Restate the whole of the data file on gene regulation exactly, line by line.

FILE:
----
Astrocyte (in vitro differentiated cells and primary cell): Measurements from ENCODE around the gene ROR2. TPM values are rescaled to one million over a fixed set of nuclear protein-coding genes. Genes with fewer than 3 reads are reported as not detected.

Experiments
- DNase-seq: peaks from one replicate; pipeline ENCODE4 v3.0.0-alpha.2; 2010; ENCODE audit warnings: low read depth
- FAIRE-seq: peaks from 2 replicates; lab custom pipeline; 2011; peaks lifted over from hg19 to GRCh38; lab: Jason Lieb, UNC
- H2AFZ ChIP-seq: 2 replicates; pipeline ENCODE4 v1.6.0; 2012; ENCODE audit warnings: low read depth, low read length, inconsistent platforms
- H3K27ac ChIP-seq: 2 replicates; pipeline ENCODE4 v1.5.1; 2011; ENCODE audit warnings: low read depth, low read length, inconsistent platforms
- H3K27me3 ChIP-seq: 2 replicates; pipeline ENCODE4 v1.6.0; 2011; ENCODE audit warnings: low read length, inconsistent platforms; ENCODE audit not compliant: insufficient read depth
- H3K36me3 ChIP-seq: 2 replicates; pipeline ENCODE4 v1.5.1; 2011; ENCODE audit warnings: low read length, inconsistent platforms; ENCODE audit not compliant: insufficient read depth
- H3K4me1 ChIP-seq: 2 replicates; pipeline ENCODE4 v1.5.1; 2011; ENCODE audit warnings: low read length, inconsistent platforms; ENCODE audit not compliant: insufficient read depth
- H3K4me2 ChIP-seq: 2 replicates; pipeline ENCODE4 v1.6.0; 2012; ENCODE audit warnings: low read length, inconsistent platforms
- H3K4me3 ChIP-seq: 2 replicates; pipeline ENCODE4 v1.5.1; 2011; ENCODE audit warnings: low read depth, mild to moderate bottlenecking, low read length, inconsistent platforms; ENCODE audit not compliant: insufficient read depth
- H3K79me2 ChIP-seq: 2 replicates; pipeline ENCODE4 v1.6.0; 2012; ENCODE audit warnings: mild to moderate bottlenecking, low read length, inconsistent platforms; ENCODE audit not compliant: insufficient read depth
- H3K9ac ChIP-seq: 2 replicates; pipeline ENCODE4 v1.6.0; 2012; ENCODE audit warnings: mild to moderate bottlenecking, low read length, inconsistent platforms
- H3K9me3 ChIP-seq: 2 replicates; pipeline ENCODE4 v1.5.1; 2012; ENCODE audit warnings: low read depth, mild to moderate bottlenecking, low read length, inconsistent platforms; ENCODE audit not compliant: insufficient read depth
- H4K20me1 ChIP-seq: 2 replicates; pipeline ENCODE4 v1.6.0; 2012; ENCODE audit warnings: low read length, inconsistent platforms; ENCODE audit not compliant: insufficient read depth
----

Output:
Astrocyte (in vitro differentiated cells and primary cell): Measurements from ENCODE around the gene ROR2. TPM values are rescaled to one million over a fixed set of nuclear protein-coding genes. Genes with fewer than 3 reads are reported as not detected.

Experiments
- DNase-seq: peaks from one replicate; pipeline ENCODE4 v3.0.0-alpha.2; 2010; ENCODE audit warnings: low read depth
- FAIRE-seq: peaks from 2 replicates; lab custom pipeline; 2011; peaks lifted over from hg19 to GRCh38; lab: Jason Lieb, UNC
- H2AFZ ChIP-seq: 2 replicates; pipeline ENCODE4 v1.6.0; 2012; ENCODE audit warnings: low read depth, low read length, inconsistent platforms
- H3K27ac ChIP-seq: 2 replicates; pipeline ENCODE4 v1.5.1; 2011; ENCODE audit warnings: low read depth, low read length, inconsistent platforms
- H3K27me3 ChIP-seq: 2 replicates; pipeline ENCODE4 v1.6.0; 2011; ENCODE audit warnings: low read length, inconsistent platforms; ENCODE audit not compliant: insufficient read depth
- H3K36me3 ChIP-seq: 2 replicates; pipeline ENCODE4 v1.5.1; 2011; ENCODE audit warnings: low read length, inconsistent platforms; ENCODE audit not compliant: insufficient read depth
- H3K4me1 ChIP-seq: 2 replicates; pipeline ENCODE4 v1.5.1; 2011; ENCODE audit warnings: low read length, inconsistent platforms; ENCODE audit not compliant: insufficient read depth
- H3K4me2 ChIP-seq: 2 replicates; pipeline ENCODE4 v1.6.0; 2012; ENCODE audit warnings: low read length, inconsistent platforms
- H3K4me3 ChIP-seq: 2 replicates; pipeline ENCODE4 v1.5.1; 2011; ENCODE audit warnings: low read depth, mild to moderate bottlenecking, low read length, inconsistent platforms; ENCODE audit not compliant: insufficient read depth
- H3K79me2 ChIP-seq: 2 replicates; pipeline ENCODE4 v1.6.0; 2012; ENCODE audit warnings: mild to moderate bottlenecking, low read length, inconsistent platforms; ENCODE audit not compliant: insufficient read depth
- H3K9ac ChIP-seq: 2 replicates; pipeline ENCODE4 v1.6.0; 2012; ENCODE audit warnings: mild to moderate bottlenecking, low read length, inconsistent platforms
- H3K9me3 ChIP-seq: 2 replicates; pipeline ENCODE4 v1.5.1; 2012; ENCODE audit warnings: low read depth, mild to moderate bottlenecking, low read length, inconsistent platforms; ENCODE audit not compliant: insufficient read depth
- H4K20me1 ChIP-seq: 2 replicates; pipeline ENCODE4 v1.6.0; 2012; ENCODE audit warnings: low read length, inconsistent platforms; ENCODE audit not compliant: insufficient read depth